When watching a video by Veritasium about the SI units redefinition (5:29), a claim that the volt and unit of resistance (presumably the ohm) will change by about 1 part in 10 million caught my attention:
[...] I should point out that a volt will actually change by about 1 part in 10 million, and resistance will change by a little bit less than that. And that's because back in 1990, the electrical metrologists decided to stop updating their value of, effectively, plancks constant, and just keep the one they had in 1990. And there was a benefit to that: they didn't have to update their definitions or their instruments. [...] Well, now the electrical metrologists will have to change. But, that's a very tiny change for a very tiny number of people.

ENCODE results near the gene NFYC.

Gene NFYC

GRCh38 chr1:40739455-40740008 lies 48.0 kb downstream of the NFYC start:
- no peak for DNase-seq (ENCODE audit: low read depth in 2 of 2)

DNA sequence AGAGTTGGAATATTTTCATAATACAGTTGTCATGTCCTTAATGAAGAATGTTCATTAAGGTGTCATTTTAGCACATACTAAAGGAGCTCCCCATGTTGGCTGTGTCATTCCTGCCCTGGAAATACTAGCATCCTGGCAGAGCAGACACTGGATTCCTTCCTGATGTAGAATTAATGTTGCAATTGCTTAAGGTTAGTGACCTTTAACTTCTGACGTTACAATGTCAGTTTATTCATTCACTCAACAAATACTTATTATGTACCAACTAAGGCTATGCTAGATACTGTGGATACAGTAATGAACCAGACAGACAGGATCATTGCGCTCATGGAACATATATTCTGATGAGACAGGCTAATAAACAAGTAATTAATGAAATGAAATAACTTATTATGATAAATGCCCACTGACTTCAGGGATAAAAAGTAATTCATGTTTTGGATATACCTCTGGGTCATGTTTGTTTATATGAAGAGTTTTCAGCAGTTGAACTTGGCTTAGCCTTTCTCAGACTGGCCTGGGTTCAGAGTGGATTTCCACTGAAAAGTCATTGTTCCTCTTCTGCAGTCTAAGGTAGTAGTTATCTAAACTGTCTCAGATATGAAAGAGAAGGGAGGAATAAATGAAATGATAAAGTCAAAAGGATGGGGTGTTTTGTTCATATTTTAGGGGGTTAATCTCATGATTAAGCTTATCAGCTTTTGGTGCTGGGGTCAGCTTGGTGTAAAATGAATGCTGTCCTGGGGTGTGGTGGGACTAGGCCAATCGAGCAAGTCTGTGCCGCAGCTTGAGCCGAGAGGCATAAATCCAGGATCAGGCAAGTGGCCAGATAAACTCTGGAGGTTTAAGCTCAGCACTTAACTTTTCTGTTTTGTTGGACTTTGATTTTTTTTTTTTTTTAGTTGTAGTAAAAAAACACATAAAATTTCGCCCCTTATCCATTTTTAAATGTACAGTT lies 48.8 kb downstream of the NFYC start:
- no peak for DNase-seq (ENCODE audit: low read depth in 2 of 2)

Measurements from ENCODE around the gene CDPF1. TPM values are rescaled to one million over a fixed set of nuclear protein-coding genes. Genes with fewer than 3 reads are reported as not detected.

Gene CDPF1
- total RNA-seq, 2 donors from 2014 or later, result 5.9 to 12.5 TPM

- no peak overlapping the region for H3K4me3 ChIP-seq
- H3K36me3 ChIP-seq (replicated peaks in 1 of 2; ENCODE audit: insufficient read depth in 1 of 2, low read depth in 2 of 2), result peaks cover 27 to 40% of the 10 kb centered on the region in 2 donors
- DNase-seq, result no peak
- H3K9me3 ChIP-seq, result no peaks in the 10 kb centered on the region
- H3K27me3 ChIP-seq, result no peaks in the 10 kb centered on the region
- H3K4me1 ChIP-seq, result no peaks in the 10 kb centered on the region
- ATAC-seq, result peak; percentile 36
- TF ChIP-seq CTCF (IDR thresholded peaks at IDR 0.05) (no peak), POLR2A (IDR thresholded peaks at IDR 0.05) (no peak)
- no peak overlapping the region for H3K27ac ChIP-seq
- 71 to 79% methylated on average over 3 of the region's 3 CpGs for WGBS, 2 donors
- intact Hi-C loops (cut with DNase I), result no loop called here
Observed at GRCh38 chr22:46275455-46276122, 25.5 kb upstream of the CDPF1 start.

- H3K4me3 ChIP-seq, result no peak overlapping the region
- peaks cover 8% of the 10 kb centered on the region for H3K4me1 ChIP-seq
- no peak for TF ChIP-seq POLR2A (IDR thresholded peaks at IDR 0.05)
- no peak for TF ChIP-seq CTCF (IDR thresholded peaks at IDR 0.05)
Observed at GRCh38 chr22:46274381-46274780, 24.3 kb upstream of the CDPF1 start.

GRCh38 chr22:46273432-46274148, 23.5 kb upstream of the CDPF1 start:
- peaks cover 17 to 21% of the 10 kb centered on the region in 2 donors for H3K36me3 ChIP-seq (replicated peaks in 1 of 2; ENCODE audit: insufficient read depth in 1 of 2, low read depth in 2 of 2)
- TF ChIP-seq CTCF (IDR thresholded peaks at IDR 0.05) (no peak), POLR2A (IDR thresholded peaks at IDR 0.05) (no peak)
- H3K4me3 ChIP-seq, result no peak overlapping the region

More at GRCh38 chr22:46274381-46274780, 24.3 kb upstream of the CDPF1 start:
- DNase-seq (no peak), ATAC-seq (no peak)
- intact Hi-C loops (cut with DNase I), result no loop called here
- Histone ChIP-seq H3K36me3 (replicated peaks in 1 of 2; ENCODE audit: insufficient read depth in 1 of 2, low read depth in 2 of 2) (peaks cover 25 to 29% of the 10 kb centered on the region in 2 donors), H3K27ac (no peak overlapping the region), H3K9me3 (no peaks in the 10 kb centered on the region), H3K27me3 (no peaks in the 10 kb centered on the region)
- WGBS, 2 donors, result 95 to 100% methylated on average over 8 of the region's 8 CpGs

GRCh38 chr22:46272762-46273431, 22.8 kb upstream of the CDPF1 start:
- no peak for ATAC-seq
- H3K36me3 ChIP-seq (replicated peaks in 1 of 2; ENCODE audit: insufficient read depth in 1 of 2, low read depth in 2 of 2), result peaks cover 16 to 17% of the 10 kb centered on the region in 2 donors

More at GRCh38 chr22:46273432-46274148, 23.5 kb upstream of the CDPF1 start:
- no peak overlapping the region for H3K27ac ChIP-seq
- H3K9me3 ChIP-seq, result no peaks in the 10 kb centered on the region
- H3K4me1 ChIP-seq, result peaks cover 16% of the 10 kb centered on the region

Apparently, the reason is that on 20 May, 2019, redefinitions of SI base units are scheduled to come into force. The kilogram will be redefined using the Planck constant, which, presumably, means that any change in value from the previous definition (the International Prototype of the Kilogram) would affect derived units depending on it, including the volt, ohm, farad, henry, siemens, tesla and (formerly) ampere.
- Will the volt or ohm change, as Veritasium seemingly claims?
- Are any other electrical units (listed above) affected?
- If so, exactly how much will they have changed after the redefinition?